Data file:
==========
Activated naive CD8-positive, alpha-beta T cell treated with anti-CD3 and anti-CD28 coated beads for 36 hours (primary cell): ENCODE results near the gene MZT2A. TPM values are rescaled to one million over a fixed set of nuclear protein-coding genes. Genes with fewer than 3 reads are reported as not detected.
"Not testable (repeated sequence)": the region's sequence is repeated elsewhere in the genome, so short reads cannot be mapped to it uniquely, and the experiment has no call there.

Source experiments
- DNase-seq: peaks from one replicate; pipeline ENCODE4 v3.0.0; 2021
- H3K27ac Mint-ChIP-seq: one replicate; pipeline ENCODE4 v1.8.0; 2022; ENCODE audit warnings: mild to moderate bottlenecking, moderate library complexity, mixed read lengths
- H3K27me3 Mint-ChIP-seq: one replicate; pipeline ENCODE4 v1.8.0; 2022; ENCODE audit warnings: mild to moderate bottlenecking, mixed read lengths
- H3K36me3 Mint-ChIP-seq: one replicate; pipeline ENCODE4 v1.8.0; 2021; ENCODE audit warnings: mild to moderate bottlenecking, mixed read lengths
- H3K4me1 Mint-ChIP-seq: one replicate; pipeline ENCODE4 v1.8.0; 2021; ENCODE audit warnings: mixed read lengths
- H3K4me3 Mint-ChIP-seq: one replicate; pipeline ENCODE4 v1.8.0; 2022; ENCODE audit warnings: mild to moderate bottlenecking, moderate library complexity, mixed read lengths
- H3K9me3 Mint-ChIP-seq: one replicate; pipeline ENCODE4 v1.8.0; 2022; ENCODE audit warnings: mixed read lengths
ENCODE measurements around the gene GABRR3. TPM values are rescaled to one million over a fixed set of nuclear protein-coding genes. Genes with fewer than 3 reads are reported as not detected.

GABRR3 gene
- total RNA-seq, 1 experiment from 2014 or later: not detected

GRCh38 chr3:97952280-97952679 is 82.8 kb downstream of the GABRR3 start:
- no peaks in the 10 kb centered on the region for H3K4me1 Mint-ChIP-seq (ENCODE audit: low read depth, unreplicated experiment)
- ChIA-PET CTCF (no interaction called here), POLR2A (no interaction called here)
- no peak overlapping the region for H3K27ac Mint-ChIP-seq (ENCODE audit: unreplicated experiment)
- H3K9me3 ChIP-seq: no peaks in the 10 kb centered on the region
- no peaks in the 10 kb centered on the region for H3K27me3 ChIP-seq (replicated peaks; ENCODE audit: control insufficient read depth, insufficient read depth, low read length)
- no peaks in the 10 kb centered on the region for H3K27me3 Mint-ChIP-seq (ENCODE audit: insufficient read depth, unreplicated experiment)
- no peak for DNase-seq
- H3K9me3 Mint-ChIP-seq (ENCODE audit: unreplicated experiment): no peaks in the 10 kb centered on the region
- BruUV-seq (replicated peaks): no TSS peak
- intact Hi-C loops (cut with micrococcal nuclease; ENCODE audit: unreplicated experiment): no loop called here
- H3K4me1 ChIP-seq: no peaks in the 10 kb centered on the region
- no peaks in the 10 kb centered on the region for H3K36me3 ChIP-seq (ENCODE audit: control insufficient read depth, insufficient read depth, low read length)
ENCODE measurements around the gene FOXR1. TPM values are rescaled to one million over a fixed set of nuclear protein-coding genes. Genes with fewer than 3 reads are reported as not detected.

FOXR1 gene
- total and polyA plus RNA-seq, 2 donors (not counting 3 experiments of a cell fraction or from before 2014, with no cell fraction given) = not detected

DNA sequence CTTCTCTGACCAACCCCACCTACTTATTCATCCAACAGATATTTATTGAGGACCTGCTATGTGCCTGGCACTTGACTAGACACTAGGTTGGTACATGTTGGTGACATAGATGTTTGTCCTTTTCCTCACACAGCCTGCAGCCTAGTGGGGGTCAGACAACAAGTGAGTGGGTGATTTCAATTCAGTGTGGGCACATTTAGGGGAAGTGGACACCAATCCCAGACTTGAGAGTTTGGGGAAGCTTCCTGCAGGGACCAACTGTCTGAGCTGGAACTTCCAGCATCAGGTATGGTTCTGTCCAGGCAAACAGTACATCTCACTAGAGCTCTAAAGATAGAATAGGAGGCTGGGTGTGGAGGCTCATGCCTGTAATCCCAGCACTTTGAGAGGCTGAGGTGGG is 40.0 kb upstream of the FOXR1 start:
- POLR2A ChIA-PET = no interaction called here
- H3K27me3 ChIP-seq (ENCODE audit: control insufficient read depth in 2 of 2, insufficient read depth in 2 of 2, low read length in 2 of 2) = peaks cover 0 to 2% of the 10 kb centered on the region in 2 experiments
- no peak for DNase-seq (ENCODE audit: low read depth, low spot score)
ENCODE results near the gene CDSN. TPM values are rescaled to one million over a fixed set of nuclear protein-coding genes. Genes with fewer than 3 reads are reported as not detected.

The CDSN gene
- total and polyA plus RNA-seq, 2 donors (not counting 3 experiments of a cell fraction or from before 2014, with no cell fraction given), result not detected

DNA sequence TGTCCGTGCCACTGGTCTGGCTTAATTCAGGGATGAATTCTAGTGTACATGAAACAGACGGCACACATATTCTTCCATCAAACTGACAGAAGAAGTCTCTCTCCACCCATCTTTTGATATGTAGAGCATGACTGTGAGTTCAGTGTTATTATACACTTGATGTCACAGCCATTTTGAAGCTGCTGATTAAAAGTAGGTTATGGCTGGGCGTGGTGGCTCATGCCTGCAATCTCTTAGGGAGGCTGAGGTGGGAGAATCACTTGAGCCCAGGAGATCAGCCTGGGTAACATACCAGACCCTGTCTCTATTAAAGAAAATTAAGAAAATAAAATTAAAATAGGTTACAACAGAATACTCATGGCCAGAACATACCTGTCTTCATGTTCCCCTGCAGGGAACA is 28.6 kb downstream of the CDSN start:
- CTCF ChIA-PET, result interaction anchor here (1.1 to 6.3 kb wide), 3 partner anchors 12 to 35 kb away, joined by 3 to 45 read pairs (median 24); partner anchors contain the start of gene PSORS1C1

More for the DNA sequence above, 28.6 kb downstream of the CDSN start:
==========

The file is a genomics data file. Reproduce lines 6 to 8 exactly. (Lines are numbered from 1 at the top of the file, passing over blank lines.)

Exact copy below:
- H3K27me3 Mint-ChIP-seq: one replicate; pipeline ENCODE4 v1.8.0; 2022; ENCODE audit warnings: mild to moderate bottlenecking, mixed read lengths
- H3K36me3 Mint-ChIP-seq: one replicate; pipeline ENCODE4 v1.8.0; 2021; ENCODE audit warnings: mild to moderate bottlenecking, mixed read lengths
- H3K4me1 Mint-ChIP-seq: one replicate; pipeline ENCODE4 v1.8.0; 2021; ENCODE audit warnings: mixed read lengths